It would not, but nothing in the amendment is necessary, and when we draft legislation, it is important to include that which is necessary. Arguably, there would be nothing wrong with a piece of legislation that stated “Parliament is sovereign”, except that that which can be given can be taken away. We have an unwritten constitution and a common law tradition in this country because there are certain things that we do not want to call into question by including them in a Bill. We certainly do not want to downgrade this to a mere objective when it is about a long-established right and a national resource that cannot be turned into a property right, and that is a long-standing point in our constitution.
I understand the thinking behind the amendment and the points raised by the hon. Member for Plymouth, Sutton and Devonport. I hope I have been able to reassure him that is unnecessary and, more important, that I have enlightened him of the Government’s intentions and approach as we move to a new system and regime for allocating quota.
I confess I was not much exercised about this amendment until I heard the Minister’s explanation of why the Committee should not accept it. The Minister says that we do not need to put in the Bill the fact that fish swim in the sea. That is absolutely correct, but that is different from parliamentary sovereignty—the other example he cited. If I dredge the depths of my memory, that is the difference between a praesumptio iuris and a praesumptio iuris et de iure: there are some things that are irrefutable—fish swim in the sea, for example. Parliamentary sovereignty is not necessarily part of nature; it is part of the decisions we take. Jurists have wrestled with that for centuries.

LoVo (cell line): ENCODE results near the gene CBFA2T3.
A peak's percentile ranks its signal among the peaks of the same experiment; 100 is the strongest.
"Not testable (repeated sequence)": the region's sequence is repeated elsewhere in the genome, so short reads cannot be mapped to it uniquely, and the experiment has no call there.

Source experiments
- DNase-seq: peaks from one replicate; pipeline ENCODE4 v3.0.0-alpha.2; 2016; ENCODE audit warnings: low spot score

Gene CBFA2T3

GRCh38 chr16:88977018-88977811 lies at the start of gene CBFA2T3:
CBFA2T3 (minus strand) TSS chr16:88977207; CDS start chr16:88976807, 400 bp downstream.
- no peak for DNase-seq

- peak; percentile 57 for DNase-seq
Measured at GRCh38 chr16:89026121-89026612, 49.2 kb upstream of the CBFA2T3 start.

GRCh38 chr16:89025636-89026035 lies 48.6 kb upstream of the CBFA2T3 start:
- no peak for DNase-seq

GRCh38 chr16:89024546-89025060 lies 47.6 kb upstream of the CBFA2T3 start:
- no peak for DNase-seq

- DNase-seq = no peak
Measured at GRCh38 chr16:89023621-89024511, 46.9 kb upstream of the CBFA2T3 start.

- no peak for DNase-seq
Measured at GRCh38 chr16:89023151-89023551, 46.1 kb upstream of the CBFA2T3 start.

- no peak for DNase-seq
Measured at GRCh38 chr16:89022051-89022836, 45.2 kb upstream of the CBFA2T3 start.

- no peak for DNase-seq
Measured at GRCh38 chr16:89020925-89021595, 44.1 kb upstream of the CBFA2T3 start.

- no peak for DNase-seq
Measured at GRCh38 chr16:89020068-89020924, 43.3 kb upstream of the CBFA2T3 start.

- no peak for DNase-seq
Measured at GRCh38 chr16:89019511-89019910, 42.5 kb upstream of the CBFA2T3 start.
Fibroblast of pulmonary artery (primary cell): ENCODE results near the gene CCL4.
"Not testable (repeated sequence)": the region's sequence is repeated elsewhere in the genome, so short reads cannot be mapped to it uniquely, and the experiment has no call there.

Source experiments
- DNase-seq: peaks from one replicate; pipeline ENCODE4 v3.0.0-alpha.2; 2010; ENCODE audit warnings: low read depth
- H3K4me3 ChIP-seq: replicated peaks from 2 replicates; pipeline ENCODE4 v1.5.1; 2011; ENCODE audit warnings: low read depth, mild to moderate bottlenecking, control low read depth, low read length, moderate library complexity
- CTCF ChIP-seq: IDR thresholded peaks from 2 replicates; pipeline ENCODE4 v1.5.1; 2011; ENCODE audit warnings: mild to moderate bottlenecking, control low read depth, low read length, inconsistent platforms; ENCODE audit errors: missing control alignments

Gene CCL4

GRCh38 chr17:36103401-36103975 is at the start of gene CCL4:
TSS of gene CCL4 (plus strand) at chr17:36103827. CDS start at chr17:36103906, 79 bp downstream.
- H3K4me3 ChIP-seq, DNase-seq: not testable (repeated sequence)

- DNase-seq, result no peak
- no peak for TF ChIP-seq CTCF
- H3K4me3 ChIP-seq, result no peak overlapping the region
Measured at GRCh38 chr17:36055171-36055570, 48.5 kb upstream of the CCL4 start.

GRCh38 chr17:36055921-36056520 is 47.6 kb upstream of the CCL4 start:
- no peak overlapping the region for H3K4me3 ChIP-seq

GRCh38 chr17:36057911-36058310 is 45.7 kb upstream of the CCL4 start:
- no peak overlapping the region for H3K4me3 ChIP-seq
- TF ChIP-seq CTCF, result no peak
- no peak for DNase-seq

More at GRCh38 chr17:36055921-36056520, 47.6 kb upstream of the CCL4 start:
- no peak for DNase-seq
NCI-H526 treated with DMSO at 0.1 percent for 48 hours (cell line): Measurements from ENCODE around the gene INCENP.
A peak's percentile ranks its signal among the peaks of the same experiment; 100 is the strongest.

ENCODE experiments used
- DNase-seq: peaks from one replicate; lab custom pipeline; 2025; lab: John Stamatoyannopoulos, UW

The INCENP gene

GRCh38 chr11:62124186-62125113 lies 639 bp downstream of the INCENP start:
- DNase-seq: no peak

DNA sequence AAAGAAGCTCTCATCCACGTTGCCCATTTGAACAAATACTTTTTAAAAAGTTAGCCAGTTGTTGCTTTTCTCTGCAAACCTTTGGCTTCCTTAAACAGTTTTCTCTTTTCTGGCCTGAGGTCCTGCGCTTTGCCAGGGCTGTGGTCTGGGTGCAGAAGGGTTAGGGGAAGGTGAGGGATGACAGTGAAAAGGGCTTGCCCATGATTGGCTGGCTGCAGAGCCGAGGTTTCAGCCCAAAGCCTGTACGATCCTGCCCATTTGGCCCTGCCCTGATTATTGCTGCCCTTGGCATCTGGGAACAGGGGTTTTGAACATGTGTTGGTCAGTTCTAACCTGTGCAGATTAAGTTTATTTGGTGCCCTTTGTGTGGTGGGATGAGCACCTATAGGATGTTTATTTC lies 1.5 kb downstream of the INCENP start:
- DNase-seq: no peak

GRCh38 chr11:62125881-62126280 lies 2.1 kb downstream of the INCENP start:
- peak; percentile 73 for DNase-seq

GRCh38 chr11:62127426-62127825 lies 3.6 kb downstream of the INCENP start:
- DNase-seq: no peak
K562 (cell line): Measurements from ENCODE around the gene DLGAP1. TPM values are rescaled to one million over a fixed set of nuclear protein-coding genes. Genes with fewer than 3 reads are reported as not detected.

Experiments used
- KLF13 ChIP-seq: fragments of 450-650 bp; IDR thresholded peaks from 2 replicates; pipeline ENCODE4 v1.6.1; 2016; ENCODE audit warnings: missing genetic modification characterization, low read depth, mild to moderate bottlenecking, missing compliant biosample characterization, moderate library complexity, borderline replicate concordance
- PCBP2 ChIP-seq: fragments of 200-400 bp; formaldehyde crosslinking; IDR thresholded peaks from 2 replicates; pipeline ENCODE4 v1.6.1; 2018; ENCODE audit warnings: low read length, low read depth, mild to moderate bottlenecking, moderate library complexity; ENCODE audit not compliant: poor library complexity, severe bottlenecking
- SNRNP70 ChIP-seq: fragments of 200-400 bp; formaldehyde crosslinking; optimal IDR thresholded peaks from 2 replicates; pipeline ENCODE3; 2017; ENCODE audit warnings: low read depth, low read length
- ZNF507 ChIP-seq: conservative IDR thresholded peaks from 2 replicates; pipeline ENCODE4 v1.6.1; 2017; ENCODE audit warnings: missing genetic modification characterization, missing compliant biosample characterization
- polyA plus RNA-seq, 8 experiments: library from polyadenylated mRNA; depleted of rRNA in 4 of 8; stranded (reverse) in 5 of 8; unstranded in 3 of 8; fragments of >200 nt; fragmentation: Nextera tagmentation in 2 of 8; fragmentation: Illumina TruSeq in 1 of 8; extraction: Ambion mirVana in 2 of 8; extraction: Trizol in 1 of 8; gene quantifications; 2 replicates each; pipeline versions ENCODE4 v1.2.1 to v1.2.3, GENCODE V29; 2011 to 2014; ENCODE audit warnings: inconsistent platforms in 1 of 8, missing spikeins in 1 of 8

Our own definition of parliamentary sovereignty has changed many times over the years. The whole question of sovereignty is seen differently in different parts of the United Kingdom. It is well established in Scots law that sovereignty is vested in the people and given to Parliament; the Diceyan definition of parliamentary sovereignty is not necessarily accepted. I did not particularly anticipate employing this line of argument, but as the hon. Member for Pontypridd said, the Minister started it.
We are, but if the basis of parliamentary draftsmanship is that the Government will do things only that are necessary, that is quite welcome. However, given the direction of travel of legislation over the 17 years I have been in the House, that would be a fairly normal one and something of a departure from the way we have done things recently.
The Minister brought forward various policy objectives that would sit well in the policy statements at that point, but I do not see anything that contradicts the need for this to be put into the policy objectives. Whereas initially I was of the view that this was not something of greatest moment, now I understand the reasons why the Government resist it I am somewhat more impressed with the idea behind it.
I welcome the Minister’s words about allocation of quota. We will come to that in due course. In consideration of the first two amendments, an awful lot of fishers will watch this Committee and will ask why Ministers are resisting fish being a public asset in this Bill. They will ask, “What are they trying to hide or trying not to say?”
The hon. Gentleman seeks to downgrade something that is a fact—fish are a national asset—to become a mere objective.
For someone who is still quite fresh in Parliament, it is very curious that a downgrade to an objective is better than not having something in the Bill at all. Not mentioning it seems to be the higher state for something—that is not what most fishers will take from this debate.
My hon. Friend will know that many fishermen will watch the Committee and note the rather peculiar point made by the Government. Surely, this is a belt-and-braces approach, not a mutually exclusive option to define fish as a public asset. Many small fishermen, particularly those who seem to be crowded out as a result of large-scale private fishing interests dominating the sector, will view the Government’s proposals with cynicism.